The Covid vaccine is voluntary in Australia. But will some people be required to get one?

Paul Karp
·5 min read
<span>Photograph: Anadolu Agency/Getty Images</span>
Photograph: Anadolu Agency/Getty Images

Last week Scott Morrison said that although Covid-19 vaccines are voluntary, some people may be required to get one in some circumstances that are yet to be decided.

Employer groups including the Council of Small Business Organisations of Australia have asked for clarity about whether they can require employees to get a vaccine, after several employment law experts argued they could.

So who – if anyone – could be required to get a Covid-19 vaccine?

Vaccines are voluntary – in general

Australia’s Covid-19 vaccination policy states:

While the Australian government strongly supports immunisation and will run a strong campaign to encourage vaccination, it is not mandatory and individuals may choose not to vaccinate. There may however, be circumstances where the Australian government and other governments may introduce border entry or re-entry requirements that are conditional on proof of vaccination.

The Australian government has opened the door to one potential exception to vaccines being voluntary: they could be required as a condition of entry to Australia; or even to an individual state or territory.

The Qantas chief executive, Alan Joyce, has suggested vaccination could become a requirement to travel.

He said Qantas was considering asking passengers for proof of vaccination before boarding flights to and from Australia, and he expected other airlines would take a similar approach.

Public health orders may require some to be vaccinated

Morrison has said that states and territories will need to devise nationally consistent public health orders to determine “where if in any cases there is a requirement to have that vaccine”.

He later explained that vaccines may be required for public health reasons in particular workplaces such as frontline health workers and aged care workers, as occurs now for flu and measles vaccines.

Related: Vaccine deniers are a minority in Australia, but a successful rollout hinges on facts and honesty | Tom Aechtner

The chief medical officer, Paul Kelly, has said that this could be required for visitors as well to protect the vulnerable. This could have application beyond visiting a relative in hospital or in aged care, potentially to larger geographical areas with a high proportion of vulnerable people.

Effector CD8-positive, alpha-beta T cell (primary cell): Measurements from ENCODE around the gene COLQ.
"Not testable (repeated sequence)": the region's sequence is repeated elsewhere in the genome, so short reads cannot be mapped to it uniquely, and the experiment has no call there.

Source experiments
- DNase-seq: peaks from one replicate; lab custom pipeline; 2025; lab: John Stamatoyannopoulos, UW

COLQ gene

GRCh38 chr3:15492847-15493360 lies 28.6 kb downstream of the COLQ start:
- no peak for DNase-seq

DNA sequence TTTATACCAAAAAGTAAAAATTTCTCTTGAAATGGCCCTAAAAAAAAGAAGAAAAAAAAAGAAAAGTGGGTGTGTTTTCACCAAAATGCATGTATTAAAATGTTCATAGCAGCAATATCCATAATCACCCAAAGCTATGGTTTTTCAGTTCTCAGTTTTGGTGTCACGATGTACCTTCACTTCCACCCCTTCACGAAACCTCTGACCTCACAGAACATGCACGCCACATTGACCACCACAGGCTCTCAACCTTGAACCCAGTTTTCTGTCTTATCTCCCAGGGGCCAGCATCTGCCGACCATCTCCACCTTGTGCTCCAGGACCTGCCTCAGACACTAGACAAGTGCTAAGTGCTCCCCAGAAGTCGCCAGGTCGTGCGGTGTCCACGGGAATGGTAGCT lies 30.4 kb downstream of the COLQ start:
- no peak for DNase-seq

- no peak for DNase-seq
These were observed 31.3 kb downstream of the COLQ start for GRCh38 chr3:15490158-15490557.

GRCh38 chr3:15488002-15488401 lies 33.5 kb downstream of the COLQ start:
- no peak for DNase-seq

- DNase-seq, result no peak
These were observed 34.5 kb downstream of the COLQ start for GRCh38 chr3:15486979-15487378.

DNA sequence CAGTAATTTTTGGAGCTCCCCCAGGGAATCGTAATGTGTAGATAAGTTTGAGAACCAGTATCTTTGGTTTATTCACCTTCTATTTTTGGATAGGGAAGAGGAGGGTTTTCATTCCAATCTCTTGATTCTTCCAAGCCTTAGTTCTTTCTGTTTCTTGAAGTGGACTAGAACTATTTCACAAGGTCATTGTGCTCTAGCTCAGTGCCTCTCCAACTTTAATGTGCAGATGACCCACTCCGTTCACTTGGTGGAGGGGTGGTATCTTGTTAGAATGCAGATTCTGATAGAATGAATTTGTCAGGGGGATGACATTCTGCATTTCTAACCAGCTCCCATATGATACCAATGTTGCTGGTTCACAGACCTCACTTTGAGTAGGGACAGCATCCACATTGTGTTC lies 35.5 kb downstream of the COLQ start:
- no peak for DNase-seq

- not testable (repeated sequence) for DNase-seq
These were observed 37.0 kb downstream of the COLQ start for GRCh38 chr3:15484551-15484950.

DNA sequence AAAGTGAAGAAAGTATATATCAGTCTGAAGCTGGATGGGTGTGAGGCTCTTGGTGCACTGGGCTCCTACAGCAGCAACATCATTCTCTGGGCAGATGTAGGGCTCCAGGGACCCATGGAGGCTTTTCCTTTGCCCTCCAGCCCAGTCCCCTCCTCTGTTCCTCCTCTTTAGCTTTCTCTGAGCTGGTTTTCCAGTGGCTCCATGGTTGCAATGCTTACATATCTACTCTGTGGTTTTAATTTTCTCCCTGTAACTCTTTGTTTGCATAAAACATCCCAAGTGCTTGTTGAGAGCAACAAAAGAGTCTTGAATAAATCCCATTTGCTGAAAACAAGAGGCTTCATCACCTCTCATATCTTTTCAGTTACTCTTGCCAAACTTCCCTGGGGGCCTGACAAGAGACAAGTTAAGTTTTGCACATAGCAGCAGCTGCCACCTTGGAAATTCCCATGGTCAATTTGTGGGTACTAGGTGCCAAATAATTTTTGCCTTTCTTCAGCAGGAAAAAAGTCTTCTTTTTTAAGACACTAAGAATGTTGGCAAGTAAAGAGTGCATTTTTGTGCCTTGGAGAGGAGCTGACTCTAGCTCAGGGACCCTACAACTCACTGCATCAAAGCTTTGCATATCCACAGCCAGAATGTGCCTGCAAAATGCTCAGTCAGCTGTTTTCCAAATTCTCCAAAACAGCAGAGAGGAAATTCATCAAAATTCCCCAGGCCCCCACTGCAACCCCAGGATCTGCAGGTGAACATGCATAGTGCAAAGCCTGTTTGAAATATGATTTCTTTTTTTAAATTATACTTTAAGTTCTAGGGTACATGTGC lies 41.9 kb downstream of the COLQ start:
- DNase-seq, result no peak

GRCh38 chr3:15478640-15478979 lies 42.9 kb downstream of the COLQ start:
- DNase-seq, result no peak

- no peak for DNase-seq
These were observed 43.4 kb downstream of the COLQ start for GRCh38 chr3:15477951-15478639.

A spokesperson for the Northern Territory health minister, Natasha Fyles, has said “the Territory has a vulnerable population – decisions made locally regarding the roll-out will be made with the health and safety of Territorians in mind; in line with our leading clinical advice”.

In addition to public health orders, some existing laws such as Victoria’s Public Health Act give the government the power to compel people to undergo treatment – but there is no indication these would be used.

Employers have powers to direct employees

Employers have a responsibility in work health and safety law to do what is reasonably practicable to create a safe workplace, and a power in common law to give employees “lawful and reasonable” directions.

Employment law experts including barrister Ian Neil, RMIT professor Anthony Forsyth and Adelaide University professor Andrew Stewart have argued this power could extend to ordering employees to get vaccinated.

No court has definitively ruled on the question, although in November the Fair Work Commission deputy president Ingrid Asbury said it was “at least … arguable” in the context of a childcare centre directing staff to get the flu vaccine.

Related: Why the delay? The nations waiting to see how Covid vaccinations unfold

Stewart told Guardian Australia it was “fairly easy” to argue that an employee needs a vaccine because otherwise they are “threatening the ongoing operation of the workplace”.

He said that could depend on the circumstances of the workplace, including “to what extent there is close contact with fellow workers, and customers”.

“If you’re in a back-office role, and it’s possible to maintain social distancing, or teaching university online the argument could be made: there are other ways of safeguarding against the risk of infection … so the employer should reasonably accommodate a preference not to get vaccinated.”

It may also depend on the employee’s reason for refusing. “It may very well be reasonable for a general policy of immunisation but not be reasonable to apply it without exceptions,” Stewart said.

Employers say not everybody will

The Australian Chamber of Commerce and Industry acting chief executive, Jenny Lambert, said Australia’s current laws “do allow” employers to direct employees to be vaccinated “in some cases” although the laws provide “a risk-based framework, not definitive [answers]”.

“Like all matters relating to work health and safety, employers need to manage the risk to their workers and those that enter their workplaces including customers and those under care,” she said.

“Every employer will need to assess the role that a vaccine can play in managing the risk of Covid-19 and for some, but by no means all workplaces, this may be requiring their workers to be vaccinated.”

Lambert noted that given the need to distribute the vaccine to priority groups and limited availability “workplace risk will need to continue to be managed by employers in a range of other ways”.

The Australian Council of Trade Unions has reportedly written to the government offering to work with them on the vaccine rollout to avoid a divisive debate about whether the vaccine should be compulsory in some workplaces.

The ACTU said its preference was for the vaccine to be voluntary with a mass public education campaign to maximise take-up.